Known as an excellent businessman, the maestro, thanks to wise investments in real estate and music publishing, was the second wealthiest entertainer in Hollywood, the wealthiest being Bob Hope. Today (2009) as one travels from Victorville to San Diego on I-15 one passes by many properties that Welk either owned at one time or helped develop.
After retiring his show and from the road in 1982, the maestro continued to air reruns of his shows which were repackaged first for syndication and starting in 1986 for public television. Welk also starred and produced a pair of Christmas specials in 1984 and 1985.
In 1994, he was inducted into the International Polka Music Hall Of Fame.
Has a star on the Hollywood Walk of Fame, located at 6613-1/2 Hollywood Blvd.
His band continues to appear in a dedicated theater in Branson, Missouri. In addition, the television show has been repackaged for broadcast on PBS stations, with updates from show performers appearing as wraparounds where commercial breaks were during the original shows. The repackaged shows are broadcast at roughly the same Saturday-night time slot as the original ABC shows, and special longer Welk show rebroadcasts are often shown during individual stations' fund-raising periods. These repackaged shows are produced by the Oklahoma Educational Television Authority.
A resort community, developed by the maestro and promoted heavily by him on the show, is still named for Welk. Formerly known as "Lawrence Welk Village", the Welk Resort and Champagne Village are just off Interstate 15 north of Escondido, California, about 55miles northeast of San Diego. Lawrence Welk Village was where Welk actually lived in a rather affluent "cottage". There are many other homes like this in this community in which notables such as John Wayne lived or came to stay to get away from Los Angeles and San Diego, as well as folks from his show who lived there, not to mention people in the Hollywood area who also owned or have owned property there. The Village has strict security. The resort is open to the public and contains two golf courses, dozens of upper class timeshares, and a theatre containing a museum of Welk's life. The Welk Resort Theatre performs live broadway musicals year round.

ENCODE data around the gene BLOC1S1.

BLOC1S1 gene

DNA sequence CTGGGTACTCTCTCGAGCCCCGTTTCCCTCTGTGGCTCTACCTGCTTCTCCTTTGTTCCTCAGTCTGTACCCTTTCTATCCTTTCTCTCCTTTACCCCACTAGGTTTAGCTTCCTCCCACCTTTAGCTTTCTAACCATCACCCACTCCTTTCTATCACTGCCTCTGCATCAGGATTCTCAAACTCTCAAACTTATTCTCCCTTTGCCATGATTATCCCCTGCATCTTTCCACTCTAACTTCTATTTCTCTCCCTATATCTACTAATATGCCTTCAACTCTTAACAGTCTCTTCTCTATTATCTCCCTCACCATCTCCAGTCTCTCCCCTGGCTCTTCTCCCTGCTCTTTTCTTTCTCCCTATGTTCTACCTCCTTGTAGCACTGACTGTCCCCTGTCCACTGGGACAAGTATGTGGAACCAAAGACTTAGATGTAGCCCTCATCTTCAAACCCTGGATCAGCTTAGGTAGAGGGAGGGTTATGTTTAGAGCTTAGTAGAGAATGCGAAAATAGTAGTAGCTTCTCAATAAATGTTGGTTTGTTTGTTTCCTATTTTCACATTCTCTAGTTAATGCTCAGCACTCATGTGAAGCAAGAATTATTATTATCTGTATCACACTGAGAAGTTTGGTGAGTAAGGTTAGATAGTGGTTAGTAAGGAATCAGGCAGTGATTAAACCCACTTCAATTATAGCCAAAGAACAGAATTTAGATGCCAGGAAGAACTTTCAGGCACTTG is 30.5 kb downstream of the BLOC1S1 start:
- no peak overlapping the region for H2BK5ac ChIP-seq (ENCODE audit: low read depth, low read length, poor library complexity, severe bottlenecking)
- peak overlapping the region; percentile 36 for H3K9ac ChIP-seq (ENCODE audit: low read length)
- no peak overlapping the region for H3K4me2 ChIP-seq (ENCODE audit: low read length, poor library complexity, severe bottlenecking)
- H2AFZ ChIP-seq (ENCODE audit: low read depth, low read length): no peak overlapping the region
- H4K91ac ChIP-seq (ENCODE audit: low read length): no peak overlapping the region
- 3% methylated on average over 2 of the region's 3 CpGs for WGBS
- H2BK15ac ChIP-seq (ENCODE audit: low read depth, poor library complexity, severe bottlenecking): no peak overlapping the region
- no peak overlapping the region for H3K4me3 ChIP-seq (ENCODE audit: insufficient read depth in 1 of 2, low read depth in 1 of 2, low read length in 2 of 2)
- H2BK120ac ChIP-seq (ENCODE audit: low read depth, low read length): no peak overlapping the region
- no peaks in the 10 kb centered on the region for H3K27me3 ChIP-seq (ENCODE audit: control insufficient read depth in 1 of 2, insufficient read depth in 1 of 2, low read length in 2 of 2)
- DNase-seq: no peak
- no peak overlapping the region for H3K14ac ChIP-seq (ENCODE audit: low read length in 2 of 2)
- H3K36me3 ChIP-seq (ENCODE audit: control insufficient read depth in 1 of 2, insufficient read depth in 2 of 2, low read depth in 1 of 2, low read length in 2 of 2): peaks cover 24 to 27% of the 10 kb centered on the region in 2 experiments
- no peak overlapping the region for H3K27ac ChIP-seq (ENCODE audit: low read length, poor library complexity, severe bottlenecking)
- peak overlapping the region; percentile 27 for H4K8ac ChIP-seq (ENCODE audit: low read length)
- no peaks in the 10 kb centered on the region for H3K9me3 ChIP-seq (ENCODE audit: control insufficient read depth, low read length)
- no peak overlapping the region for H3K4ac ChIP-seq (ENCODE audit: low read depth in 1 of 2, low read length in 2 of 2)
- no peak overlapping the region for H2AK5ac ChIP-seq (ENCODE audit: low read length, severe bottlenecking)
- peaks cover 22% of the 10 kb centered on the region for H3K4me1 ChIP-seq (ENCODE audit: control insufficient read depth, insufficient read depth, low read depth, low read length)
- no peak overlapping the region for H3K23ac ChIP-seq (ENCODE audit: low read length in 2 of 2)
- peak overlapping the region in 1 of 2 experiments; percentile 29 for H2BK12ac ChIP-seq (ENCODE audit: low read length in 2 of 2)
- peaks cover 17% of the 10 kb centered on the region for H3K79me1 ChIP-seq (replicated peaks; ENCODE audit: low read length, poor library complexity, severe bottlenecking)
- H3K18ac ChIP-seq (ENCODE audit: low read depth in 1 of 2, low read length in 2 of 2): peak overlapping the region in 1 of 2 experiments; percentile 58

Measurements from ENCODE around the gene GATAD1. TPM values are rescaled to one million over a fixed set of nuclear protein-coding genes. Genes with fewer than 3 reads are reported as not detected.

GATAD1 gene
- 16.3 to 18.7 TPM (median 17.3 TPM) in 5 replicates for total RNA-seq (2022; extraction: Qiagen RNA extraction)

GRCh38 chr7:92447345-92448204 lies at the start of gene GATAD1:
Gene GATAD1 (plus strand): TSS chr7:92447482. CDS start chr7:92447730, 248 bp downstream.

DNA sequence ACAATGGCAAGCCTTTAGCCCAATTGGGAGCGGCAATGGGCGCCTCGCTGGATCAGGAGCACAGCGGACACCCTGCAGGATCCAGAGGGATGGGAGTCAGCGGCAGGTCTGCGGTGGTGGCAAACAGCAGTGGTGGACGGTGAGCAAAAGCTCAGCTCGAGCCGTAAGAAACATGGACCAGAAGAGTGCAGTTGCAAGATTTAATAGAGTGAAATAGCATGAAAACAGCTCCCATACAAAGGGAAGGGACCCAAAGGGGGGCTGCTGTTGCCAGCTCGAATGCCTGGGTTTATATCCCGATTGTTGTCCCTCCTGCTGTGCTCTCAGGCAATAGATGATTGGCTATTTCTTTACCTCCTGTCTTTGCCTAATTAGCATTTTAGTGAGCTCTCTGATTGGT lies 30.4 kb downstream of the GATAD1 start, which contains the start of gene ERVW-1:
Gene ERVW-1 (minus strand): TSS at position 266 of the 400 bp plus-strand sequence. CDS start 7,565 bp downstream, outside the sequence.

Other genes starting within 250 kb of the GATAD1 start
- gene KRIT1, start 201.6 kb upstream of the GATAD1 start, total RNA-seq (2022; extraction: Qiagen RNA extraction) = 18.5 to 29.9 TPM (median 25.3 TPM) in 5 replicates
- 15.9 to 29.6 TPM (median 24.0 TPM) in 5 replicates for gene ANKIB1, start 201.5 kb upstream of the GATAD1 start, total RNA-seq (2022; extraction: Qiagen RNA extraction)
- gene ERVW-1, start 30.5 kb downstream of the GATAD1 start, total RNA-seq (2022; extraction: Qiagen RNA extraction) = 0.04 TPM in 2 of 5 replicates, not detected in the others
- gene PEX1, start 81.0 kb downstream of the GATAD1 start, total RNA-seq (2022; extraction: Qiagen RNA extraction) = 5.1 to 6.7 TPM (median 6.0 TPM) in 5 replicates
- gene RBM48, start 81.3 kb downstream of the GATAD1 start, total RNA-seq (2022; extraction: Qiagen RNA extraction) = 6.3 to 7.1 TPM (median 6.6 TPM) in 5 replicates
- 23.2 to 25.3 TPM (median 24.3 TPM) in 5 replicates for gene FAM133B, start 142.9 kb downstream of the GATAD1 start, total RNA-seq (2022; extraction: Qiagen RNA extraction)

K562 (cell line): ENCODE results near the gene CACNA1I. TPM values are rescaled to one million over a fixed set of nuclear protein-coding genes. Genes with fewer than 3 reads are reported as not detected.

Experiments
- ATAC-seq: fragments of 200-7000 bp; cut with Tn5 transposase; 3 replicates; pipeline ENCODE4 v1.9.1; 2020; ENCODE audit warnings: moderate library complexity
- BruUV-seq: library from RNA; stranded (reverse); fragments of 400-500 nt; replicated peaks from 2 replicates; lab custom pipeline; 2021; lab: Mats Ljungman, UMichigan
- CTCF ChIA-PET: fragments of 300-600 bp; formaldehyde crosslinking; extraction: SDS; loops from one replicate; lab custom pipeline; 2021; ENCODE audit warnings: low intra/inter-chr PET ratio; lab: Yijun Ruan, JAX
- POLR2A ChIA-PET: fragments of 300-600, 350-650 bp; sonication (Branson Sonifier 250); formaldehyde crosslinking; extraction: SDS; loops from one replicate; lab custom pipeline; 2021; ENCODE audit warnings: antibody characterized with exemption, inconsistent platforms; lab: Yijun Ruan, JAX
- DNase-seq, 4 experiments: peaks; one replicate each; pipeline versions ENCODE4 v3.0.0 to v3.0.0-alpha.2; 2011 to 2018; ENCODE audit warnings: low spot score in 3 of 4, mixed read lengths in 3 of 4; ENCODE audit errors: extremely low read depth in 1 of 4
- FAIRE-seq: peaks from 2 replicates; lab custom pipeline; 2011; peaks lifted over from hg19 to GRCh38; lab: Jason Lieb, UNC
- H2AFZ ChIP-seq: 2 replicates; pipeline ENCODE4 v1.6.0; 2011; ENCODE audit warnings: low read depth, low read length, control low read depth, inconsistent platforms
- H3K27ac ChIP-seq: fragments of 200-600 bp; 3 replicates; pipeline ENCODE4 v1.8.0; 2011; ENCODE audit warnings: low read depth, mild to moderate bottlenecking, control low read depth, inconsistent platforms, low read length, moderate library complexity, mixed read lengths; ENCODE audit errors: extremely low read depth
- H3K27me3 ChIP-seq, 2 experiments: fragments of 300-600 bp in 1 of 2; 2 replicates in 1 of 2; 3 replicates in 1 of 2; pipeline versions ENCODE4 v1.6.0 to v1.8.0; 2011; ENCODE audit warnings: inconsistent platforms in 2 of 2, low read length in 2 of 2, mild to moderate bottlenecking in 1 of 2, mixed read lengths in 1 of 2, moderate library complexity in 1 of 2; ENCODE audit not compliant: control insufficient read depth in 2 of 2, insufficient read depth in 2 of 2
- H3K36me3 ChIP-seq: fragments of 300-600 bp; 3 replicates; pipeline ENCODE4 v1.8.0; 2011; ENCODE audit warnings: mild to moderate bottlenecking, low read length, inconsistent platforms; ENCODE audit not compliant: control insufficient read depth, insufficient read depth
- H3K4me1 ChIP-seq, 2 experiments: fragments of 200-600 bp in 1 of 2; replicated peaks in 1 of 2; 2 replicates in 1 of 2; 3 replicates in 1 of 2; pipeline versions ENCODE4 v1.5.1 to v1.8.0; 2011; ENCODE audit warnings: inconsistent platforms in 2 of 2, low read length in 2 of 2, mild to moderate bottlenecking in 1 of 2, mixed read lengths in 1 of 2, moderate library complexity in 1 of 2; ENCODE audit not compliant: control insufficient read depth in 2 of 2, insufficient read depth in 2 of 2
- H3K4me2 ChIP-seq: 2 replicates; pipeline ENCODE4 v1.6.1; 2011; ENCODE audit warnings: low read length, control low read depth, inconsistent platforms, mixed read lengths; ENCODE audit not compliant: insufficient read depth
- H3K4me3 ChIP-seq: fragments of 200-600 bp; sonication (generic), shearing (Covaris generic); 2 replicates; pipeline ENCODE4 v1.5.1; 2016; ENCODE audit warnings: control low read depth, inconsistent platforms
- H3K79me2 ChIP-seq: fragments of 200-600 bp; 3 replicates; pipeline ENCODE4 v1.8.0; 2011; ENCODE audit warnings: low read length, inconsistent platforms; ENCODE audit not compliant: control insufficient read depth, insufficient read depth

Welk was the general partner in a commercial real estate development located at 100 Wilshire Blvd in Santa Monica, CA. The 21 story tall white tower is the tallest building in Santa Monica, and is located on the bluffs overlooking Santa Monica Bay. It was informally named "The Lawrence Welk Champagne Tower."
His organization, The Welk Group, consists of his resort communities in Branson and Escondido; Welk Syndication which is responsible for broadcasting the show on public television and the Welk Music Group which operates record labels Sugar Hill, Vanguard and Ranwood. From the late 1950s to the mid-1980s, the Welk Group was known as Teleklew in which tele stood for television and klew was Welk spelled backwards.
The Live Lawrence Welk Show makes annual concert tours across the United States and Canada featuring the actual stars from the television series such as Ralna English, Mary Lou Metzger, Jack Imel, Gail Farrell, Anacani and Big Tiny Little.